In the Garden:
Lower South
August, 2010
Regional Report

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Coral vine brightens the late summer to fall season with hot pink blooms.

Fall Color in the Landscape

The fall season offers many great opportunities for landscape color. Here in the lower south, spring is our most colorful and bloom filled season of the year, but fall need not play "second fiddle" to spring and summer when it comes to color. There are many great plants that bloom in the fall and others that can make a wonderful repeat performance in the fall.

A few of the noteworthy plants that save their glorious season for late summer to fall include: Flowery Senna (Cassia corymbosa) which loads up with bright yellow blossoms, Mexican bush sage (Salvia leucantha) that bears spikes of purple/violet and white flowers, confederate rose (Hibiscus mutabilis) whose flowers open white in the morning and darken to pink at noon and crimson in the evening,

Other fall blooming beauties include the yellow blooming Mexican mint marigold (Tagetes ) and pineapple sage (Salvia elegans), whose red blooms are a hummingbird magnet. Then there are the late summer to fall bulbs such as oxblood or schoolhouse lily (Rhodophiala bifida) and red spider lily or hurricane lily (Lycoris radiata).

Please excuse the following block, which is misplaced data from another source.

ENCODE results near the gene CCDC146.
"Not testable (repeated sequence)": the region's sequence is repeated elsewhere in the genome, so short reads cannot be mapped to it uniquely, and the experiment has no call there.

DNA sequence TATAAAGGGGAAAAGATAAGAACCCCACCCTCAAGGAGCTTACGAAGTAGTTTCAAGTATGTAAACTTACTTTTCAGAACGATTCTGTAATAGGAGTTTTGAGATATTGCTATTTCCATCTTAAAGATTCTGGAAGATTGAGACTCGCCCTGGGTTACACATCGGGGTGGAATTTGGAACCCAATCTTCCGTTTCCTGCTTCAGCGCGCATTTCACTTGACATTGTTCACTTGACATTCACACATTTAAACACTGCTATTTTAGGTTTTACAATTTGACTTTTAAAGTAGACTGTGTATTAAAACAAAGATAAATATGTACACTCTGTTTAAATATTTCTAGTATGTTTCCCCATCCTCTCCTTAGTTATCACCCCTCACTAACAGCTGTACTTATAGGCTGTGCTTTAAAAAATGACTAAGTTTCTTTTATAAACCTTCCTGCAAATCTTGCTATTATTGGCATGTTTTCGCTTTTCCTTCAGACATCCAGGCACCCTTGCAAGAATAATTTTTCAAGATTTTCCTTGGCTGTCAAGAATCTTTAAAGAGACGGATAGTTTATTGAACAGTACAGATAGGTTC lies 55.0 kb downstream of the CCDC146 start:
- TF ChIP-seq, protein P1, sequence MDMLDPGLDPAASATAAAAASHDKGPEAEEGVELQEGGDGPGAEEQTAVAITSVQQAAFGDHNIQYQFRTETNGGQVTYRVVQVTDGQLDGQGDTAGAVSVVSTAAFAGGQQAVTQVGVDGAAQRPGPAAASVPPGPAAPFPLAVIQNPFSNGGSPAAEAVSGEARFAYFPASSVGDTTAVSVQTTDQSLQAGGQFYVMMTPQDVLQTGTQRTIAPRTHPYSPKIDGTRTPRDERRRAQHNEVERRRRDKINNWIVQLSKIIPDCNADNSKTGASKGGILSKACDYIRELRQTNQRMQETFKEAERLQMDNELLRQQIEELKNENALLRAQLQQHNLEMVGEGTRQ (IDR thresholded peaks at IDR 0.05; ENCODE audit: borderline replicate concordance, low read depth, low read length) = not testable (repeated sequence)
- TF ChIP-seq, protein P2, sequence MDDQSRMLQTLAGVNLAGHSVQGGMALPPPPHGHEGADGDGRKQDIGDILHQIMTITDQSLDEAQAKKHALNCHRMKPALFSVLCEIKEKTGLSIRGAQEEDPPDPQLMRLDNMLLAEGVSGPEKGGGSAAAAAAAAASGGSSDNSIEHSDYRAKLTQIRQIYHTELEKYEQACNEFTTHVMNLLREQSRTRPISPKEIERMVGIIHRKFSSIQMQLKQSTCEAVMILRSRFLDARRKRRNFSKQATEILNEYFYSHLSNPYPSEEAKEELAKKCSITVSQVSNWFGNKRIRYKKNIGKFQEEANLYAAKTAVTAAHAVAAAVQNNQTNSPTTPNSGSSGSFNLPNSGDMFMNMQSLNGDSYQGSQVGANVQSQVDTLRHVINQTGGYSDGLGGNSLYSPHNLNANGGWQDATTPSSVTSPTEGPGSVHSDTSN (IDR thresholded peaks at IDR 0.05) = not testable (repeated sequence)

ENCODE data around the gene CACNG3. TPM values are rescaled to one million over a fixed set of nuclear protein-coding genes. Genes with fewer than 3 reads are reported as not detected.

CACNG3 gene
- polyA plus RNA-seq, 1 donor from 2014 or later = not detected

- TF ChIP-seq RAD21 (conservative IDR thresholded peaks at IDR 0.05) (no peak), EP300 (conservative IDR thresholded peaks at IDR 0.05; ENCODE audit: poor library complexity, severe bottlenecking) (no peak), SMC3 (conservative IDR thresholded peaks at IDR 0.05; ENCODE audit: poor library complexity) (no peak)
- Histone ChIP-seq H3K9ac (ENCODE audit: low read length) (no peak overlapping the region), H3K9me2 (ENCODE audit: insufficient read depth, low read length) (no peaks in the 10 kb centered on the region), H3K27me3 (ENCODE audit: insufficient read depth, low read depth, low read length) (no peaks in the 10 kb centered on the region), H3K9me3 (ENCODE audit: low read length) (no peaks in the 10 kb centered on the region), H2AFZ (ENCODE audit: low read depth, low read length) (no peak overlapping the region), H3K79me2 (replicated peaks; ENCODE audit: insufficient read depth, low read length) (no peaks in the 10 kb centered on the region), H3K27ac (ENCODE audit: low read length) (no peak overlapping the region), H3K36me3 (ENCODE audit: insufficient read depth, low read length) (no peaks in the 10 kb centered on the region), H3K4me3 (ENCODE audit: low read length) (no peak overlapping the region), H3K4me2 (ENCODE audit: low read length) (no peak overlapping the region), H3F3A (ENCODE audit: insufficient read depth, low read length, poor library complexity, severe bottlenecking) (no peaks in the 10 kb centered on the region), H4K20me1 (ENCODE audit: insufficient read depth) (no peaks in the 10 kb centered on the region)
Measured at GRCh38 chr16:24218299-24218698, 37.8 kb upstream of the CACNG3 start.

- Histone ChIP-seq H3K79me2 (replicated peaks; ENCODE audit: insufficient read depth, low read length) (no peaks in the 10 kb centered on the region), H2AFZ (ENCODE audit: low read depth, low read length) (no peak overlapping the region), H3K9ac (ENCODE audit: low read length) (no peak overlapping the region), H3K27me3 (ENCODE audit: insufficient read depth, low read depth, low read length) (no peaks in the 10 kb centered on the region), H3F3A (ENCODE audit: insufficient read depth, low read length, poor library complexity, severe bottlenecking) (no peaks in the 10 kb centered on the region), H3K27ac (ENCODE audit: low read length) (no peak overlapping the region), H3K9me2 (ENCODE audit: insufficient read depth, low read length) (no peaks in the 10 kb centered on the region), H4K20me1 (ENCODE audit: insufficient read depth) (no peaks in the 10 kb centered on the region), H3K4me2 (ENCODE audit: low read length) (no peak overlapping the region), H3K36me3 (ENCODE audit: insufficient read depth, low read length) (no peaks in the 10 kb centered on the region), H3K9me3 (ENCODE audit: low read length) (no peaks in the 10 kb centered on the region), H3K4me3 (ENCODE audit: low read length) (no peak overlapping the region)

There are vines that save their best for late summer to fall. Consider the sweet autumn clematis (Clematis terniflora) with billows of white blooms, Spanish flag or firecracker vine (Mina lobata) bearing yellow to orange flowers, or coral vine (Antigonon leptopus) with pendant clusters of pink or white blooms.

Add in several species of asters and the numerous chrysanthemums and you have a palette for a very colorful late summer to fall season. These fall bloomers alone are an impressive array of plants; however, as they say on the infomercials, "But wait, there's more!"

Not included in the above list are numerous other plants which have been going strong through the summer and are still showing off in late summer/fall. Examples include salvias such as 'Indigo Spires' and 'Mystic Spires', yellow bells (Tecoma stans), lantanas, and cape plumbago (Plumbago auriculata).

Don't forget the annual bedding plants that may have suffered under the brutal grip of summer but which can be replanted or, in some cases, coaxed back into a fall rerun. This includes zinnias, petunias and marigolds.

Now is a great time to set out marigolds for fall color. These plants can really put on a dazzling show in the fall, especially the large-flowered African or pom-pom types. Often called Mari-mums due to their mum-like flowers, these marigolds provide an eye catching display right up until the first frost. Spider mites, the summer nemesis of marigolds, are not a significant problem in the fall.

So don't let the current heat deter you from getting ahead start on a fabulous fall season. Now is the time to take steps to make the coming fall season a colorful one in your landscape.


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